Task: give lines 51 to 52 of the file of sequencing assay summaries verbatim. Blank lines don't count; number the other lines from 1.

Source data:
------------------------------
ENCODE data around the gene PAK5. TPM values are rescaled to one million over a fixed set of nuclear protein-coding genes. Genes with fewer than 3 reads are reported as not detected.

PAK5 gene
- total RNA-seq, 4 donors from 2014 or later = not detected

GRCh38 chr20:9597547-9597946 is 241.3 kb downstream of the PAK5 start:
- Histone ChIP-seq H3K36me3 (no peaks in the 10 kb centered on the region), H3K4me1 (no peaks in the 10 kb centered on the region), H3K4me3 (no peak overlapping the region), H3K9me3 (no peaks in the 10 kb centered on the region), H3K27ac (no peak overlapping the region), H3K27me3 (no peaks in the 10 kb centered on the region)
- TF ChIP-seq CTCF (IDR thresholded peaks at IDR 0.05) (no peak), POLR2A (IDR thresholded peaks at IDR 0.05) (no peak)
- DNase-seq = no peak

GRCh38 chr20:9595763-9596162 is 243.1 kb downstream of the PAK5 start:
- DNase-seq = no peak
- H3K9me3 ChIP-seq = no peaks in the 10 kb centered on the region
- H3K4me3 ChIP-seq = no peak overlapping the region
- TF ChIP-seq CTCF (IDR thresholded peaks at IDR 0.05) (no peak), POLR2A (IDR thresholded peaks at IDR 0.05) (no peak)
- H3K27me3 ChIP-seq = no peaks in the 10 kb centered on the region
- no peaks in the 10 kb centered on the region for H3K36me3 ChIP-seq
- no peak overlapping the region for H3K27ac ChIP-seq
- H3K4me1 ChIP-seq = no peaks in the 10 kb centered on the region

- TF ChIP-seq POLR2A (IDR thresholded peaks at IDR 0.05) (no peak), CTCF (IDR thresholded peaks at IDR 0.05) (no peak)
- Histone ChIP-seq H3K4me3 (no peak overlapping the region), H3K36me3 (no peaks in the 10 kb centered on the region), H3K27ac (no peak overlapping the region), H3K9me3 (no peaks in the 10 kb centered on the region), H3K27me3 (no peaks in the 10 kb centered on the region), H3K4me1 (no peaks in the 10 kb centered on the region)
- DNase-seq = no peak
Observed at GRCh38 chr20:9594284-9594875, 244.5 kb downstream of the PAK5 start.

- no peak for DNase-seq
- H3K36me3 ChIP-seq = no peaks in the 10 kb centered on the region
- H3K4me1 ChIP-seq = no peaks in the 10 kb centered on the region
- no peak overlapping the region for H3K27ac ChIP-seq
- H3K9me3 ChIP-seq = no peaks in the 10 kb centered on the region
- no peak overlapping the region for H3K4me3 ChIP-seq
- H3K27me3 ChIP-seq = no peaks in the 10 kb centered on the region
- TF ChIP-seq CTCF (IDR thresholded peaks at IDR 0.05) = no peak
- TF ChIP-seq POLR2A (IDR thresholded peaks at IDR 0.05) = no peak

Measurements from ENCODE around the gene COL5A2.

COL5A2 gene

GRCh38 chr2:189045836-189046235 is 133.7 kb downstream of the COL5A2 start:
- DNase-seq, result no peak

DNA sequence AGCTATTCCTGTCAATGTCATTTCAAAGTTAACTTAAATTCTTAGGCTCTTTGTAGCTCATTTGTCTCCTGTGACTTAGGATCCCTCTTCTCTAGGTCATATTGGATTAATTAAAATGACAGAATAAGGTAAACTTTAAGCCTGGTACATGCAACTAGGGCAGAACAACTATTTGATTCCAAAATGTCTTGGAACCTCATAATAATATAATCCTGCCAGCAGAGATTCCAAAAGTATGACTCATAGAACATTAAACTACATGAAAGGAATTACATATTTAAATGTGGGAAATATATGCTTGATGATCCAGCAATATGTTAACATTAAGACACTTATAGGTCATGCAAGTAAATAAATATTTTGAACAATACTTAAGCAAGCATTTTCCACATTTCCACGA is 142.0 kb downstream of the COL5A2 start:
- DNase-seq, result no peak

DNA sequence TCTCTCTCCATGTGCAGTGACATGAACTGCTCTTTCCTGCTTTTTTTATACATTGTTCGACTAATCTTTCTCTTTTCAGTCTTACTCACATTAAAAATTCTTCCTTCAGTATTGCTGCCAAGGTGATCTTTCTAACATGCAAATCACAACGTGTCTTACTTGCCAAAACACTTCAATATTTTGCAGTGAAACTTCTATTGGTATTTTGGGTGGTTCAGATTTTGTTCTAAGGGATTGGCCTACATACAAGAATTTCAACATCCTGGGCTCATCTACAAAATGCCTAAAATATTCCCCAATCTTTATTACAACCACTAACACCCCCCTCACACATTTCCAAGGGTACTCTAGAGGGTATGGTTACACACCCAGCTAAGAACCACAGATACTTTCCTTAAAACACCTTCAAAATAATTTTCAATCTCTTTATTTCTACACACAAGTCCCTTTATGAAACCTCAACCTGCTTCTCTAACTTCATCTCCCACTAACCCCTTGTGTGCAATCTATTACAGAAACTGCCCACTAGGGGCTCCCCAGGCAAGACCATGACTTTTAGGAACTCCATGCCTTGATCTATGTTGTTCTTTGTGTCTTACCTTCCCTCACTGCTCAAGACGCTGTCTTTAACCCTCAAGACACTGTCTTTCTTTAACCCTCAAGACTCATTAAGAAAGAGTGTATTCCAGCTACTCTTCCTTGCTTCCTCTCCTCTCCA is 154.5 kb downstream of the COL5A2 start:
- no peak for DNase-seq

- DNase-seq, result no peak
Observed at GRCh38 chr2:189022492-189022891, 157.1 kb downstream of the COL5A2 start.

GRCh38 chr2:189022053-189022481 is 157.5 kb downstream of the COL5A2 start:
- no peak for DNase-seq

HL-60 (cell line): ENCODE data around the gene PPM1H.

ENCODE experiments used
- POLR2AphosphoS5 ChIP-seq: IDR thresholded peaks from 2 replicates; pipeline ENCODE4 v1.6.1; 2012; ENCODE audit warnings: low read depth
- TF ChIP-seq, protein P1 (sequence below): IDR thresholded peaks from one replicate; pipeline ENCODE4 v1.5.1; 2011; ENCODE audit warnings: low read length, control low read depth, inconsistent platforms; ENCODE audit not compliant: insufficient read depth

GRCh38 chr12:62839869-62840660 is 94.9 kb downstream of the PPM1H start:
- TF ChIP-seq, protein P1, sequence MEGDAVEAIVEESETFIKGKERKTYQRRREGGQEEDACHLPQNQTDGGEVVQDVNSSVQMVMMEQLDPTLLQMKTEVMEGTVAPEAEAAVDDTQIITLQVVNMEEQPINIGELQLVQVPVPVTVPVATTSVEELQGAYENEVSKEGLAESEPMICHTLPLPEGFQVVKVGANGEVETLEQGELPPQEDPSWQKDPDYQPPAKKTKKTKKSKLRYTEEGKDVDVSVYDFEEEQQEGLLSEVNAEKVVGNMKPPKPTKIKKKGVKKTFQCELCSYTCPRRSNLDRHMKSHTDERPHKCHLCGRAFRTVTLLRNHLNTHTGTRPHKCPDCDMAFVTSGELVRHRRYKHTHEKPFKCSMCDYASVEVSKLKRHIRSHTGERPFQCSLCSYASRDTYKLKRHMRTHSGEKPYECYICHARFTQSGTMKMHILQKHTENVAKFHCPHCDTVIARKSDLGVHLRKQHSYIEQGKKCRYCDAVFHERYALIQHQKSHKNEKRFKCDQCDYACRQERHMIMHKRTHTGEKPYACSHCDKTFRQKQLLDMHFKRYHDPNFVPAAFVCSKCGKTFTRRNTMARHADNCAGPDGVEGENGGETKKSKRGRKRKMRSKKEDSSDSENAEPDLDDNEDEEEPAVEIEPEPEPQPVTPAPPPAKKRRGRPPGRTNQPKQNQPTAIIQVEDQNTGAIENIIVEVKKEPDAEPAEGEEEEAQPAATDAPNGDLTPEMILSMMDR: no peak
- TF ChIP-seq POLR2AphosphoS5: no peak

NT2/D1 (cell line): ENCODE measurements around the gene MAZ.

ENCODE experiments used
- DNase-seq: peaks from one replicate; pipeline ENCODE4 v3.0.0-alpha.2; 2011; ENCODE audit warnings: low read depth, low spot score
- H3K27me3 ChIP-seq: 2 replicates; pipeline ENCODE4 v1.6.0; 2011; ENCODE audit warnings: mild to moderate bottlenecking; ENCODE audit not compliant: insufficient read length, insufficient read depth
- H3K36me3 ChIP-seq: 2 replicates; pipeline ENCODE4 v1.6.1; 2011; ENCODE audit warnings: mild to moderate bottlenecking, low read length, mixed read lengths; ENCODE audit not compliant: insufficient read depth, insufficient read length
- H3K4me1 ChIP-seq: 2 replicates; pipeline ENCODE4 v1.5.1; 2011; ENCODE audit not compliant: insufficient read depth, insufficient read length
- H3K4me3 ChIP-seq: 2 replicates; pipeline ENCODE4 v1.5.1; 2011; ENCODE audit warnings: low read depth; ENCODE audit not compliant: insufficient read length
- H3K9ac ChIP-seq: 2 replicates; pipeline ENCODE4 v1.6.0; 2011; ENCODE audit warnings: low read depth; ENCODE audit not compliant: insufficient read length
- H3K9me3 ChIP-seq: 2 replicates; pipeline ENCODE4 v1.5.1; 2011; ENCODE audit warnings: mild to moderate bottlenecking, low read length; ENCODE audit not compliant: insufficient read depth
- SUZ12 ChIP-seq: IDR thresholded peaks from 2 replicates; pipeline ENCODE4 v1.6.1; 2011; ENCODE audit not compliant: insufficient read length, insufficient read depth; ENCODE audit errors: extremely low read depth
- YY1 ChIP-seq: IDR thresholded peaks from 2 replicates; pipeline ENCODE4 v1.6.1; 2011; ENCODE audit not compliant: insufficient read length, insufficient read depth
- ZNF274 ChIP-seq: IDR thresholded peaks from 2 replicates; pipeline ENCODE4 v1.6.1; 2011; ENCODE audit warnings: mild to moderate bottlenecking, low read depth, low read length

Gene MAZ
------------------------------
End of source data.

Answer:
- DNase-seq: peaks from one replicate; pipeline ENCODE4 v3.0.0-alpha.2; 2011; ENCODE audit warnings: low read depth, low spot score
- H3K27me3 ChIP-seq: 2 replicates; pipeline ENCODE4 v1.6.0; 2011; ENCODE audit warnings: mild to moderate bottlenecking; ENCODE audit not compliant: insufficient read length, insufficient read depth